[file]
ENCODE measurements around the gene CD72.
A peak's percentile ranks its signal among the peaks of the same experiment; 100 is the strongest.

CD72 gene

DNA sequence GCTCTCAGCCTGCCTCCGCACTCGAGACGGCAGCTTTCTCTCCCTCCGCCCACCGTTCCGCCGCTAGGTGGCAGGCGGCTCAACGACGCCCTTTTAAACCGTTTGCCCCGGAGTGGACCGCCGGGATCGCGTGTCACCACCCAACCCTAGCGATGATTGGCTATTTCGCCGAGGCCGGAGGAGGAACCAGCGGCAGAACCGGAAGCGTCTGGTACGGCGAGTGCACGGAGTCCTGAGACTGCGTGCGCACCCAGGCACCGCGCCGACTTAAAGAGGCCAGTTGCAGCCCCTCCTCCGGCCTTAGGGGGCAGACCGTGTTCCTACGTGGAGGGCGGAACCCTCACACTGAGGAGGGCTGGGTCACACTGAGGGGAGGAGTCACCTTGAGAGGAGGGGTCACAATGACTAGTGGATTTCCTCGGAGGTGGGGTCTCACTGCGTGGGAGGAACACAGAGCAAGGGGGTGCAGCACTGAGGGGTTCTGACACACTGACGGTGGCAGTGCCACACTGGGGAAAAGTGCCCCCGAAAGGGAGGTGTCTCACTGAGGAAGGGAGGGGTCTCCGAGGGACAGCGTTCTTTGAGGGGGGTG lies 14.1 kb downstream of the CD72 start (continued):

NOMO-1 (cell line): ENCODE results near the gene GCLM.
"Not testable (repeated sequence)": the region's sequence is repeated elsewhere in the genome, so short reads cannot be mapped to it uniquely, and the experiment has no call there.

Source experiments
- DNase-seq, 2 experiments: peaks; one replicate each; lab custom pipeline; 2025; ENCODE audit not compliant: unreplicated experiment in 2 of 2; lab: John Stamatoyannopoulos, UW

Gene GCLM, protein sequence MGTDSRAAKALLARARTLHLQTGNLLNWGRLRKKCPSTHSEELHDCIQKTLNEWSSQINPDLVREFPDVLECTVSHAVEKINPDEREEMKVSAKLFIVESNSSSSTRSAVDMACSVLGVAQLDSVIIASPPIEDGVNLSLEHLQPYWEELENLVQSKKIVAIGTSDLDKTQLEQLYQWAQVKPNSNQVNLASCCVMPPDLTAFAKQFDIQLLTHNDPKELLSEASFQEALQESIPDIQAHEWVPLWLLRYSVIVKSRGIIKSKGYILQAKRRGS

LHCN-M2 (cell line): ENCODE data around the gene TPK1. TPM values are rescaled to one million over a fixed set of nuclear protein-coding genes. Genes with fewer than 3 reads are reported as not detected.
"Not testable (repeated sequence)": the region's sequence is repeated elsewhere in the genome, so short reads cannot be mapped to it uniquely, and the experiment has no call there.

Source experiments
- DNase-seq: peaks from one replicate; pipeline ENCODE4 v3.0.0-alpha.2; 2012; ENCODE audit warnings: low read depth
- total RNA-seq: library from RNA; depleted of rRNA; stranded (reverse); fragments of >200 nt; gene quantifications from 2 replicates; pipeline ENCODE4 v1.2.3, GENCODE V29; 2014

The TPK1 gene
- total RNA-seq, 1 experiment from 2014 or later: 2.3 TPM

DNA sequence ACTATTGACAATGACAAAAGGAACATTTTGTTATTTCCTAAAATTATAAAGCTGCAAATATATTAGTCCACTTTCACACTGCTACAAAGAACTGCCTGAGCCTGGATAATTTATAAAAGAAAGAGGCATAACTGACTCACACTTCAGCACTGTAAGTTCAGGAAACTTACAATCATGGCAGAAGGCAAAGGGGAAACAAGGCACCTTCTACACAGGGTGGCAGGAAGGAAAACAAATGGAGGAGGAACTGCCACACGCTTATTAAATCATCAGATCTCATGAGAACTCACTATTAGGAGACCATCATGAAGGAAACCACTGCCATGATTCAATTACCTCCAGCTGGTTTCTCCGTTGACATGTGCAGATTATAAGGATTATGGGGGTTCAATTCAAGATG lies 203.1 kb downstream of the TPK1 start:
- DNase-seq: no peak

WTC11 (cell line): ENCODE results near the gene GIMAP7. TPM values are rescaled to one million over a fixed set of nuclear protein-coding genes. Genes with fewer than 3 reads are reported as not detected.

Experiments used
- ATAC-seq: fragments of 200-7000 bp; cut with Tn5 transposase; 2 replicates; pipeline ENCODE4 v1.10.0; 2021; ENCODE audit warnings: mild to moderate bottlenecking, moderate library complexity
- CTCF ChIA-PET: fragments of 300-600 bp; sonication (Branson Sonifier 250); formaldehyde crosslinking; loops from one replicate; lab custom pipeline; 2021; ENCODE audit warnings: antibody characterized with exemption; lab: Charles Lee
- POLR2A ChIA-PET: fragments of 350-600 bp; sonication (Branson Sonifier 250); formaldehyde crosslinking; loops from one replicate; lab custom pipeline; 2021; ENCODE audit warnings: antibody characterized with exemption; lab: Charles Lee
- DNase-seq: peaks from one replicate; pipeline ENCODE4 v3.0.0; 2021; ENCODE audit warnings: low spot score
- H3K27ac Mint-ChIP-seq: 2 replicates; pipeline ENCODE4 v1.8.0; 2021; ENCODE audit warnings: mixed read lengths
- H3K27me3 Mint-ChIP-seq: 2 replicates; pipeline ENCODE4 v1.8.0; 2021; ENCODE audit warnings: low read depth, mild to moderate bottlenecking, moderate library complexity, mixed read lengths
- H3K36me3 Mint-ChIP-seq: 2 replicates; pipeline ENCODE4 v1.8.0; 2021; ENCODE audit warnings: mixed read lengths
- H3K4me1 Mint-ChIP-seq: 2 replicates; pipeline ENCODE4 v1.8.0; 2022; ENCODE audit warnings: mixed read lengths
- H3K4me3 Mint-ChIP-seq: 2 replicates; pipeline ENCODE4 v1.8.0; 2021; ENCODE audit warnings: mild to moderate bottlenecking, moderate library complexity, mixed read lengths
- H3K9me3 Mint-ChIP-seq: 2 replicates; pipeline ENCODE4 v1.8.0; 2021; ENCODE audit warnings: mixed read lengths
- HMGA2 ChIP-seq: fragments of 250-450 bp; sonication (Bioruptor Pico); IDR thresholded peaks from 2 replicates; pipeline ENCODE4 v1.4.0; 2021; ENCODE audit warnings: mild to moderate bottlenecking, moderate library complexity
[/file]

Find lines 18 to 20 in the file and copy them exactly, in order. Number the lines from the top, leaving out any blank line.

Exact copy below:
- DNase-seq: no peak

WTC11 (cell line): ENCODE results near the gene GIMAP7. TPM values are rescaled to one million over a fixed set of nuclear protein-coding genes. Genes with fewer than 3 reads are reported as not detected.

Experiments used